I have no legal right to market the property.  But when it shows up on the internet for rent, I'll bet I get a response from the agent!!

I would either need to add a clause to the lease regarding closing (like a contingency) or not sign the lease until closing.  But that's only 2 weeks from today, so by the time I get a few phone calls and take a few applications, we'll be closed anyway.

Right , I get it , but the lease you inherit , the payment and terms , and the screning of the tenants you will have no control if its done before hand 

@Tony Salemi ,

Whenever you ask a tenant if they want to stay (while putting it up for sale) they always say "Yes, until the end of time, I love it here". Because they want to be in control of having a place to stay and not give the impression that they want kicked out. You should get estoppel letters from the tenants (giving rent rates and time frames as well as a copy of the leases) as part of your DD. You should not be going to speak with them until you own the place.

As far as marketing, you don't want to market a property someone else owns without permission. Your purchase and sale contract should outline if you have tenants in unit 1 or 2 and what their leases are going to be at the time of closing. Without that outlined, they could sign a 5 year lease for $120 a month to a person with a 510 credit score. I'd be happy they are not marketing it, you get to choose the tenant that way.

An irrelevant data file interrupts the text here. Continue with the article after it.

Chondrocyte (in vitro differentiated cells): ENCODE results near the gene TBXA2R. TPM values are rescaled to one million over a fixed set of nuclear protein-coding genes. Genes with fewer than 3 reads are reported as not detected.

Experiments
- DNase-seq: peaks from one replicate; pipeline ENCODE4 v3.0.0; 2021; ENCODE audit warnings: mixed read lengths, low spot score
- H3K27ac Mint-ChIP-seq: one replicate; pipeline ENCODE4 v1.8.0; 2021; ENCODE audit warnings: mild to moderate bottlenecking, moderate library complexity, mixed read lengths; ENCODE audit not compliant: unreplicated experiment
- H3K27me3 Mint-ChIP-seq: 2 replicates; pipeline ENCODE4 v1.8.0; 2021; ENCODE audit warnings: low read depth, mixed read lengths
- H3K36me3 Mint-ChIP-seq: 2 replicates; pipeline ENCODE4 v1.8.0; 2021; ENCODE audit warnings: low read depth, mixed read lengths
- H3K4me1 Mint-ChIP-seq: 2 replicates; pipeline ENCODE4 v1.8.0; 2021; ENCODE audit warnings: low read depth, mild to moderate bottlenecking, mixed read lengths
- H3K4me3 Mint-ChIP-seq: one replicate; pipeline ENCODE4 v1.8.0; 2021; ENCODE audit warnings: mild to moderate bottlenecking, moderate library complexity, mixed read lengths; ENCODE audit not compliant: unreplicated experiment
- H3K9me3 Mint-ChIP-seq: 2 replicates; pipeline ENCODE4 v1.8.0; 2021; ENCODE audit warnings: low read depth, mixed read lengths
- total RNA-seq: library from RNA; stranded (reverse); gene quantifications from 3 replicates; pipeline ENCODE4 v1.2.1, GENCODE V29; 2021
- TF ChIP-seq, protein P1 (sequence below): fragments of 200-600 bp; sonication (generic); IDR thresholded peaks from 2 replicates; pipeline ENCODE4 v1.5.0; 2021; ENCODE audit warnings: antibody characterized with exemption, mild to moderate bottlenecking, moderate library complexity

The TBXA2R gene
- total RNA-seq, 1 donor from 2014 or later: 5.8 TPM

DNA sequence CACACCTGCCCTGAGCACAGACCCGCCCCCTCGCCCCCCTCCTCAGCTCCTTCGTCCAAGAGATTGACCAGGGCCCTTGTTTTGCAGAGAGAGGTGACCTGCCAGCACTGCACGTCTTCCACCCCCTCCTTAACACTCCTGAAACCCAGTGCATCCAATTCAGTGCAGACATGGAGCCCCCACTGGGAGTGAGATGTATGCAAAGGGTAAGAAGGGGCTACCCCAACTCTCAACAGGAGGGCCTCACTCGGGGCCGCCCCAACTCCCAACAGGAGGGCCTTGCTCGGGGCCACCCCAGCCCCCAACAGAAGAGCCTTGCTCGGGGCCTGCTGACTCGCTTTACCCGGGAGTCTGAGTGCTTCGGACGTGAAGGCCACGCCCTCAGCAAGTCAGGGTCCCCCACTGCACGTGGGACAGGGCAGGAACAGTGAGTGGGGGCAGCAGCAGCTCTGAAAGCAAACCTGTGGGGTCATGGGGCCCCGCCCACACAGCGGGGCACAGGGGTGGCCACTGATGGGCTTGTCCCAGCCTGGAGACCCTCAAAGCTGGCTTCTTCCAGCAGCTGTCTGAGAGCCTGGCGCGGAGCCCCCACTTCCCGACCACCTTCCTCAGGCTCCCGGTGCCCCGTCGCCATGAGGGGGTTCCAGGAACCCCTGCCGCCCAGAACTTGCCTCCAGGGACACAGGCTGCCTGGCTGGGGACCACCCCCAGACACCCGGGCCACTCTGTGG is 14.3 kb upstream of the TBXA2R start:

Good luck, it's only a couple weeks away then you can do it your way.

Originally posted by @Mike Cumbie :

@Tony Salemi,

......You should get estoppel letters from the tenants (giving rent rates and time frames as well as a copy of the leases) as part of your DD. You should not be going to speak with them until you own the place......

Lesson learned on writing the lease info into my offers.  And I received permission to talk with the tenant after my offer was accepted along with my realtor being present.  I have done this before.  I don't think there are any laws against it, but maybe I'm breaking protocol.  Either way, I'll just add it to my offers in the future.

Thanks for the advice.

Quick update...I had contacted my attorney and asked him what my restrictions would be.  His advice was that I could not represent to anybody that I owned the property (until after closing) and I could not sign a lease or take a deposit until after closing.

So I listed it on Jan 19 and started setting up appointments for afternoon on the 26th since we closed that morning.  By the morning of the 26th, I had 5 appointments set among the leads that i pre-qualified.   By the next day I had 2 tenants ask to take it and I selected my best candidate.  We are scheduled to meet today to sign the lease.

So, I was able to get it rented in 8 days and have essentially zero vacancy to start.  I'm very happy with the results.

Thanks for everyone's help and advice.